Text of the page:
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Fred Anderson, owner of the Canadian Football League’s first U.S.-based fr

March 25, 1997

SACRAMENTO, Calif. (AP) _ Fred Anderson, owner of the Canadian Football League’s first U.S.-based franchise, died Monday. He was 73.

Anderson became the first owner of an American CFL franchise when he was awarded the Sacramento Gold Miners in 1993. He moved the team to San Antonio, where they became the Texans, in 1995. The franchise folded before the 1996 season.

Martin Caidin

TALLAHASSEE, Fla. (AP) _ Martin Caidin, whose novels were the basis for the television series ``The Six Million Dollar Man″ and the movie ``Marooned,″ died of thyroid cancer Monday. He was 69.

Caidin and Jay Barbree, now a space reporter for NBC News, co-wrote ``Journey through Time″ and ``Bicycles in War.″ Their last collaboration, ``Destination Mars: In Myth, Art and Science,″ is set for release July 4.

Caidin was an avid pilot as well as a broadcaster, lecturer, professor and stuntman. He wrote about 200 books and more than 4,000 magazine articles, many of which dealt with space and aviation. He also wrote several screenplays.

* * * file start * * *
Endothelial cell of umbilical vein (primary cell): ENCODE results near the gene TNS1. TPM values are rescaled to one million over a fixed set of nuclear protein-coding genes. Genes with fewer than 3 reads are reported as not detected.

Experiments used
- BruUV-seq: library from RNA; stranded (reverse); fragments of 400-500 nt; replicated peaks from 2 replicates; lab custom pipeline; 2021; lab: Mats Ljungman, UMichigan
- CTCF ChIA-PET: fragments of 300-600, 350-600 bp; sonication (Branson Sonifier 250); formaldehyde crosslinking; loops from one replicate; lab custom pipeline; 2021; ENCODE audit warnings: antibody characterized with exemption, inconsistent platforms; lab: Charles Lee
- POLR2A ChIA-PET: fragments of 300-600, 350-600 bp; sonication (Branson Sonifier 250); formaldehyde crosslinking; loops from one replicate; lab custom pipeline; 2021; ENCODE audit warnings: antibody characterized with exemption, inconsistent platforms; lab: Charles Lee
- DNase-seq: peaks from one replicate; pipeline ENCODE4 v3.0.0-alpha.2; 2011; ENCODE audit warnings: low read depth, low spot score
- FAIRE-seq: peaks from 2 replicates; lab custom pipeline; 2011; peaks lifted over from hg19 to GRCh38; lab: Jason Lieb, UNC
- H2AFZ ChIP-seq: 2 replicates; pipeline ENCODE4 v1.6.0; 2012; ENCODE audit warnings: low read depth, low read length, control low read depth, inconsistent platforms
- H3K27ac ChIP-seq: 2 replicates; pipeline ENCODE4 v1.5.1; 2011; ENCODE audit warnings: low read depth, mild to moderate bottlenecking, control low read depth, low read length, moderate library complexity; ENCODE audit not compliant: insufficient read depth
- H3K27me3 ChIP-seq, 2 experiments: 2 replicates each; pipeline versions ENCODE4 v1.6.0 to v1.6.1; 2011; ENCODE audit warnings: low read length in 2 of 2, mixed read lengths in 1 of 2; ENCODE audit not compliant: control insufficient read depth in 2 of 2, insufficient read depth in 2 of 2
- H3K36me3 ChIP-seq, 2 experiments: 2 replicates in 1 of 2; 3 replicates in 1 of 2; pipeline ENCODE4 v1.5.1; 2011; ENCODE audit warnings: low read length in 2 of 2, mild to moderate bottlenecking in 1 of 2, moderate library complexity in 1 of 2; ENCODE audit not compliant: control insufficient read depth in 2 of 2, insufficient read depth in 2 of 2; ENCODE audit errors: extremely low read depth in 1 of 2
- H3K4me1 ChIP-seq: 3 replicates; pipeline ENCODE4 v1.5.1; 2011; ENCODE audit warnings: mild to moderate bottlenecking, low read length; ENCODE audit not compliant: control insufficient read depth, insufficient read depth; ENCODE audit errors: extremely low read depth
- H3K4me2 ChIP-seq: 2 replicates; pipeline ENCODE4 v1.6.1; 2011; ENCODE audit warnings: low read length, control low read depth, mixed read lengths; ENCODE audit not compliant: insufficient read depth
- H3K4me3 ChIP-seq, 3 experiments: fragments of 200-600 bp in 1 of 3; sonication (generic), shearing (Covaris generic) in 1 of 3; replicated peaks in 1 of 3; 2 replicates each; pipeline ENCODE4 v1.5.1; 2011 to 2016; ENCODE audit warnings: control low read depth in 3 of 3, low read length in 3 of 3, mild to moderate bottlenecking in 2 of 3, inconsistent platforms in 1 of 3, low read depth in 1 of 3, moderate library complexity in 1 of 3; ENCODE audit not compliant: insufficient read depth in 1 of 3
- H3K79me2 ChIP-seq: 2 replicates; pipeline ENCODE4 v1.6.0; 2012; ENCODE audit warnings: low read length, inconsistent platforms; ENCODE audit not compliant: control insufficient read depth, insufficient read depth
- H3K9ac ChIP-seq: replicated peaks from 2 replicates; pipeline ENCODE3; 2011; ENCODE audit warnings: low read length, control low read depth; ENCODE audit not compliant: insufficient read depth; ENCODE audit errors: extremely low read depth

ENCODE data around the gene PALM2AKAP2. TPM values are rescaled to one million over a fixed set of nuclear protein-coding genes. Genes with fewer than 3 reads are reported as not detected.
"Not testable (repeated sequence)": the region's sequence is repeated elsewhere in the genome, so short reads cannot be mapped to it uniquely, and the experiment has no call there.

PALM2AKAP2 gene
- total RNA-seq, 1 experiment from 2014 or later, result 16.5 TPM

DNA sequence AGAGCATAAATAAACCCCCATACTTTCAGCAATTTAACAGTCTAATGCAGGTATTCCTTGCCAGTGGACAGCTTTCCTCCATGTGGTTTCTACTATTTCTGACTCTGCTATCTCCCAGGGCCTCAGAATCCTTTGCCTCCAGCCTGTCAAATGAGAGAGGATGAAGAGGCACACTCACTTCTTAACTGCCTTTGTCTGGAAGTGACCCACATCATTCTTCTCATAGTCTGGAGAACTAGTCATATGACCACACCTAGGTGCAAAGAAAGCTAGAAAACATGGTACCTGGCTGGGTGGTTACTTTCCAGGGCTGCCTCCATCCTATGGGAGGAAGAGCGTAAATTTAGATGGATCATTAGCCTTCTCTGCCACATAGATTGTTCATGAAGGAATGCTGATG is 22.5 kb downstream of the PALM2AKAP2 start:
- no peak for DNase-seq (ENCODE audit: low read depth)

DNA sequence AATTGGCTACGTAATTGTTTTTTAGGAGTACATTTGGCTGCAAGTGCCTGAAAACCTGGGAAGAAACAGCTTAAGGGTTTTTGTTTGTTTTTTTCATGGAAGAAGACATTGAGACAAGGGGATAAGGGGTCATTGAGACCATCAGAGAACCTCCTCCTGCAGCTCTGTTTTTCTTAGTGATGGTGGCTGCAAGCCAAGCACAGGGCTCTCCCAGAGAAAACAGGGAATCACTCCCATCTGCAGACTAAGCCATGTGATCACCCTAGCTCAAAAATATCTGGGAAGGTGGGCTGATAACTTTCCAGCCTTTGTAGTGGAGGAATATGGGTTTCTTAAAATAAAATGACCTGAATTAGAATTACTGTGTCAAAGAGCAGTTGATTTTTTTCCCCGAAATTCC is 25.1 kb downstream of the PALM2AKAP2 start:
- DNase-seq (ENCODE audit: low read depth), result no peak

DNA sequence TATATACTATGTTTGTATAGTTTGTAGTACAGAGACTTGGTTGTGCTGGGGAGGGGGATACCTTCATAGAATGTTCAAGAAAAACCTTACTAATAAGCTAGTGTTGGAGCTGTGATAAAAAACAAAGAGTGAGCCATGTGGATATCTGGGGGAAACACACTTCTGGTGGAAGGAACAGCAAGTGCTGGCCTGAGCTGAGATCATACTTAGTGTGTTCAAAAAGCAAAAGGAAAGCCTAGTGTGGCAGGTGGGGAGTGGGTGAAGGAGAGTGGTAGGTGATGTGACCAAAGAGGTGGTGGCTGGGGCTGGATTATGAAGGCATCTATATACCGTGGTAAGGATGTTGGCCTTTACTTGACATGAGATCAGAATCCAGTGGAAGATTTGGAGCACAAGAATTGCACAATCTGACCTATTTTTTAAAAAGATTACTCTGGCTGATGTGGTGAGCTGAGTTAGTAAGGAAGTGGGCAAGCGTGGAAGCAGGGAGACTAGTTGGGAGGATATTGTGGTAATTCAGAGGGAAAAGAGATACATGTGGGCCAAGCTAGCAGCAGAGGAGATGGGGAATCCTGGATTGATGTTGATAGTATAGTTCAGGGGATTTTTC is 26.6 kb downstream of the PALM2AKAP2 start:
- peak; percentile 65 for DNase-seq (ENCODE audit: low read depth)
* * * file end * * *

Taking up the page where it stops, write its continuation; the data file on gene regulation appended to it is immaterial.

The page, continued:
``The Six Million Dollar Man,″ a 1970s series starring Lee Majors, was inspired by his novel ``Cyborg.″ Caidin’s novel ``Marooned″ became a 1969 movie starring Gregory Peck. The film won an Oscar for its special effects.

U. Alexis Johnson

RALEIGH, N.C. (AP) _ U. Alexis Johnson, an ambassador, undersecretary of state and chief negotiator during the SALT deliberations, died Monday of pneumonia. He was 88.

Johnson retired in 1977 after a 42-year foreign service career.

After World War II, Johnson served as U.S. consul in the Philippines and in Japan. While ambassador to Czechoslovakia from 1953 to 1958, he also was chief U.S. negotiator during talks with China about war-torn Korea.

After three years as ambassador to Thailand, Johnson was appointed in 1961 as deputy undersecretary of state for political affairs in the Kennedy administration. He participated in high-level discussions about the Bay of Pigs invasion in 1961 and the Cuban missile crisis the following year.

Serving as deputy ambassador to Vietnam in 1964 and 1965, he survived a car bombing at the U.S. embassy.

He was ambassador to Japan from 1966 to 1969 and then was appointed deputy undersecretary for political affairs. Four years later, he was chief of the U.S. delegation negotiating the Strategic Arms Limitation Treaty.

After his retirement, Johnson did consulting work and wrote a memoir.

Harold Melvin

PHILADELPHIA (AP) _ Harold Melvin, singer and band leader of soul pop group The Blue Notes and the man who coached singer Teddy Pendergrass, died Monday at age 57.

Melvin was first hospitalized in July after he suffered a stroke. Doctors said Melvin probably died as a result of a second stroke.

Melvin’s group had several initial hits, including ``My Hero″ and ``I Miss You.″ But success came after he took a rough-voiced drummer named Teddy Pendergrass and made him the group’s lead singer. For three years, Pendergrass fronted The Blue Notes on such songs as ``Bad Luck,″ ``The Love I Lost,″ ``If You Don’t Know Me By Now,″ and ``Wake Up Everybody.″